web analytics
February 27, 2015 / 8 Adar , 5775
At a Glance
Sections
Sponsored Post


Bearing The Unbearable

Pesach seemed heavier this year. I’m not talking in terms of the tremendous amount of food that was consumed or the seemingly endless lifting, bending, scrubbing, scouring and cooking that is part and parcel of pre and post Passover preparations as well as during the chag.

It was heavy emotionally. In the weeks, days and evening hours leading up to the holiday, the Yom Tov mood of many communities was subdued, even shattered, by numerous heart-breaking tragedies. In New York, New Jersey, Toronto and in Israel, there were unexpected, searing losses for several families. In Israel alone, according to a report in the Jerusalem Post, there were 167 traffic fatalities since January. One can only guess how many irreversible, life-changing injuries there were, as well.

For too many families at the seder table this year, there were unoccupied chairs.

How these families can reconcile their horrific losses and ‘celebrate’ yitzeat Mizrayim – our emancipation from the bonds of slavery can only be understood as being the ultimate testament of faith. For them there will never be ‘freedom’ from grief, guilt and the haunting contemplation of what could have been. As they go to simchas such as weddings, birthdays and holidays they will never be free of emotional pain. Feelings of anguish will envelope them like a noose that will choke and cut off whatever joy they might muster. Especially if those who they lost were children. It doesn’t matter how young or old children are – for no matter what age they attained when they were niftar, they were the sons or daughters of their mothers and fathers.

I remember an incident that took place years ago at my oldest son’s bris that took place in a small shul in a small town in Pennsylvania whose congregants were for the most part quite elderly. A wizened old man approached me and mumbled something in Yiddish that startled me and made me wonder if I had heard right. He said, “May your children sit shiva for you.” Stunned I looked at him as he smiled and shuffled away. Did this stranger basically tell me to drop dead? I decided he was demented or senile and shrugged it off. However in the days and months that followed as I held a baby burning up with fever, or who banged his head as he rolled off the bed, I understood that this wise old man had given me an incredible bracha. He had blessed me not to outlive any of my children. To not have to bear the unbearable.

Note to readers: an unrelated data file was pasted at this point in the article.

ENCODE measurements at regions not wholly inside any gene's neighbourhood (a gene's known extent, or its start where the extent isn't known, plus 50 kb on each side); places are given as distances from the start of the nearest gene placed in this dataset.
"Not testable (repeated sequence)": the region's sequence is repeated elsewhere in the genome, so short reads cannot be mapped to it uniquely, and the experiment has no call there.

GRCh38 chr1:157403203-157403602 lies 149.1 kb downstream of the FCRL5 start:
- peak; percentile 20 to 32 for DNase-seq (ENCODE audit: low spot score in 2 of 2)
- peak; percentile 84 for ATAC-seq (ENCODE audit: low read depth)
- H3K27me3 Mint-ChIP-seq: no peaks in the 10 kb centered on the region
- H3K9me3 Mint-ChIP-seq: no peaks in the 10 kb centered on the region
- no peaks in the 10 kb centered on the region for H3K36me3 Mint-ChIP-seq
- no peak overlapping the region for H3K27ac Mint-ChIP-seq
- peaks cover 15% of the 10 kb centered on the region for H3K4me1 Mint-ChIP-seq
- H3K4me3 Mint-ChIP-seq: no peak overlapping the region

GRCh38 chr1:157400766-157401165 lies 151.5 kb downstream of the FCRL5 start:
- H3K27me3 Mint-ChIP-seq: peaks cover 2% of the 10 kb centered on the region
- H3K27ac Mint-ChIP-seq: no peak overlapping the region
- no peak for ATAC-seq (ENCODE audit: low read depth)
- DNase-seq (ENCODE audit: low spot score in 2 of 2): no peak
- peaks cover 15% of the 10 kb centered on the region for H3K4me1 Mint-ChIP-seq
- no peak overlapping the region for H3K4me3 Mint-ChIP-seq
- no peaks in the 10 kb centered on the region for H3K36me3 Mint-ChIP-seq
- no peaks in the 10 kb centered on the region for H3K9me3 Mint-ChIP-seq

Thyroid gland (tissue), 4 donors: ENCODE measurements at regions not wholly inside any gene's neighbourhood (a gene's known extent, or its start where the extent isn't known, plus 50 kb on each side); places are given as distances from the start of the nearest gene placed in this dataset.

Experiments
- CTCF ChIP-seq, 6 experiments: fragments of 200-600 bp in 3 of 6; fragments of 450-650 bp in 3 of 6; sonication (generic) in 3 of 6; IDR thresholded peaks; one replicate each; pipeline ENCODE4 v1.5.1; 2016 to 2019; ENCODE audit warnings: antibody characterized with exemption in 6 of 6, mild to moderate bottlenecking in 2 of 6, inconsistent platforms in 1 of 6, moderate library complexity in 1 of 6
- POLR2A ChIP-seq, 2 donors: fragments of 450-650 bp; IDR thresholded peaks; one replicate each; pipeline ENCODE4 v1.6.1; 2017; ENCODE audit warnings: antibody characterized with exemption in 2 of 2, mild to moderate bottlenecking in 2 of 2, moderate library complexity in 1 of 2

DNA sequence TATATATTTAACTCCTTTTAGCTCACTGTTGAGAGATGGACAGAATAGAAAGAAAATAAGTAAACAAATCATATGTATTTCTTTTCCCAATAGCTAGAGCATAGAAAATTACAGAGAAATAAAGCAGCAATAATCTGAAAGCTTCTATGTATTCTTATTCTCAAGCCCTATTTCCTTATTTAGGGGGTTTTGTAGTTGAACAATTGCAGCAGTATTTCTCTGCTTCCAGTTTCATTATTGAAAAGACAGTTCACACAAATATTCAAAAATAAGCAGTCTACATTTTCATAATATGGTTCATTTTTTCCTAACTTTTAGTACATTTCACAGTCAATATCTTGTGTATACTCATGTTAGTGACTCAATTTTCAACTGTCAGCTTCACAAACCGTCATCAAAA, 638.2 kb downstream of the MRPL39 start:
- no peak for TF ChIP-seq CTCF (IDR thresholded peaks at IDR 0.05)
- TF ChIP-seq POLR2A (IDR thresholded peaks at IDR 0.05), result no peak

It was a concept I had understood from a young age. When I was about 9-10 years old, I remember looking out of my bedroom window and looking upward. I would ‘talk’ to G-d, pleading and at the same time insisting that during my parents’ lifetime, nothing “bad” would happen to their children and future grandchildren. I already comprehended that losing a child was the ultimate human tragedy and as Holocaust survivors I pointed out to Hashem that they had paid their ‘dues’ and had suffered enough for five lifetimes. For them “Dayenu” – no more anguish or loss.

I am grateful of G-d that so it came to be. When my father Chaim ben Aron Yosef HaCohen passed away Rosh Chodesh Kislev five years ago, and when my mother was niftar two years ago 25th of Nisson, they left behind an intact family of children, grandchildren and great-grandchildren. Some of their peers were not so lucky. Many of the survivors who moved to the fledgling State of Israel, ended up burying sons and grandsons who were killed defending their beloved country against the Amaleks of the Middle East. And then there are the thousands murdered by homicide bombers being mourned by older generations.

As we remember the Shoah this week, we must acknowledge the kiddush Hashem of all the Survivors – especially those who made aliyah – who had the bitachon and faith in G-d to start over again, making themselves vulnerable to possible grief and anguish. Their love of G-d was so unquestioning that they accepted Hashem’s unfathomable actions and incomprehensible ways, and put themselves in a position where they could suffer life-wrenching loss again.